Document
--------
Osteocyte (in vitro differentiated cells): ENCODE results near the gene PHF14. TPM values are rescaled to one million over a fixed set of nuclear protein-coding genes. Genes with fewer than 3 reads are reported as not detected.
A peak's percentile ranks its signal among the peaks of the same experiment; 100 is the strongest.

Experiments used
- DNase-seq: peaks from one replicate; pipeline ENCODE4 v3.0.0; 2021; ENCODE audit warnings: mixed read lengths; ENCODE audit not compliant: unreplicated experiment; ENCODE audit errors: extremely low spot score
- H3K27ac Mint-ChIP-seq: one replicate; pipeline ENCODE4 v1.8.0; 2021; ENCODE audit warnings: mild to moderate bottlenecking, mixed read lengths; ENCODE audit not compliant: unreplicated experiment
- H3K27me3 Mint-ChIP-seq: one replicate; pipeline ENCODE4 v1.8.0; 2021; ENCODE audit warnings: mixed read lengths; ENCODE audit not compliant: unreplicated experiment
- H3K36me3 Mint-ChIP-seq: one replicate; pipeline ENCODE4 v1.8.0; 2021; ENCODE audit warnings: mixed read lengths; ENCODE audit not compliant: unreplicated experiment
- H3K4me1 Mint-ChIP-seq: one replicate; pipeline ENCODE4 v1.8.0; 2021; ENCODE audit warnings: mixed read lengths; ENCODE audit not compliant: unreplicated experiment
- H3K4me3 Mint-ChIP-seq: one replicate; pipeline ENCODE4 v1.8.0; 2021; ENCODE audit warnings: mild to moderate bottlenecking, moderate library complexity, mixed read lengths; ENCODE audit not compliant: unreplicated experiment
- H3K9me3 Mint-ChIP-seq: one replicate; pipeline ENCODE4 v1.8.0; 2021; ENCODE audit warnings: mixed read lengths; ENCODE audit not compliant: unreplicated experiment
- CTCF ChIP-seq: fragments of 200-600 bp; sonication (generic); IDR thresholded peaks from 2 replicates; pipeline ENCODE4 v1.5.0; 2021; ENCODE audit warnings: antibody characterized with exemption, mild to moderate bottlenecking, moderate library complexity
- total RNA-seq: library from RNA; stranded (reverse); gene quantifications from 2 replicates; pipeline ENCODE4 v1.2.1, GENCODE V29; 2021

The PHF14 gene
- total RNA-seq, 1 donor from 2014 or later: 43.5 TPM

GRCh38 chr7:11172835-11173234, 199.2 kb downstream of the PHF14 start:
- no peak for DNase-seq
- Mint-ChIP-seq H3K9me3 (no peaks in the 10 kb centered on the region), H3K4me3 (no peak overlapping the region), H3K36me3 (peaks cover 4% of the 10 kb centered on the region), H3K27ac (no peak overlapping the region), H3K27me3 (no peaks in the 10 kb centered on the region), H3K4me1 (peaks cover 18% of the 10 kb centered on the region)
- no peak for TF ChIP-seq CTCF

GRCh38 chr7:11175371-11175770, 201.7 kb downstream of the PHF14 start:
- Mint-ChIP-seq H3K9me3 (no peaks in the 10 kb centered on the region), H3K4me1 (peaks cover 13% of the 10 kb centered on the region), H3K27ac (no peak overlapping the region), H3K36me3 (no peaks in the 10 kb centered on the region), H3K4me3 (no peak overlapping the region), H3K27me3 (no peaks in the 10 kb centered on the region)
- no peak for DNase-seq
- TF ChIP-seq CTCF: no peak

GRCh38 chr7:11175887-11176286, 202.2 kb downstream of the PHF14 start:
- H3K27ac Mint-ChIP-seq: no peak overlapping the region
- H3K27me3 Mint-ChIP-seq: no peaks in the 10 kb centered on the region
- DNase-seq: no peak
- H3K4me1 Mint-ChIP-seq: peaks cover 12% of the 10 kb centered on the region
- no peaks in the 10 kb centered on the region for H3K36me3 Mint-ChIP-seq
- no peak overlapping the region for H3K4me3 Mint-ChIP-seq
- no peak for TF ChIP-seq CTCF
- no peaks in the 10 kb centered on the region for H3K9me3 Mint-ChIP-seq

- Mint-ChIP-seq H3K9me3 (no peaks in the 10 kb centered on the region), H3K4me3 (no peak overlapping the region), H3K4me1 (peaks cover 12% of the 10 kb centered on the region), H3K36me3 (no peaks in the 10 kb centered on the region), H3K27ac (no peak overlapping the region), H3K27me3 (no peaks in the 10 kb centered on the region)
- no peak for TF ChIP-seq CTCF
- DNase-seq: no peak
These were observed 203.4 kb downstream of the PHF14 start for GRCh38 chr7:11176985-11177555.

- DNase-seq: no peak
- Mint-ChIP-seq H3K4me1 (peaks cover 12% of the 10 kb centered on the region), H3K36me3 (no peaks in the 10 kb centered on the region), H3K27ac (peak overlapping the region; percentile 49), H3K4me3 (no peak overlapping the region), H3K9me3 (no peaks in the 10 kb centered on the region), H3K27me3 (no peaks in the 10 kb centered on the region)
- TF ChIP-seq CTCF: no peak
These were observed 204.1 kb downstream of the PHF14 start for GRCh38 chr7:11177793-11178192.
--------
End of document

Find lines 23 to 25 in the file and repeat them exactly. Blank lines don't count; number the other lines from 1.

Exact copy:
GRCh38 chr7:11175887-11176286, 202.2 kb downstream of the PHF14 start:
- H3K27ac Mint-ChIP-seq: no peak overlapping the region
- H3K27me3 Mint-ChIP-seq: no peaks in the 10 kb centered on the region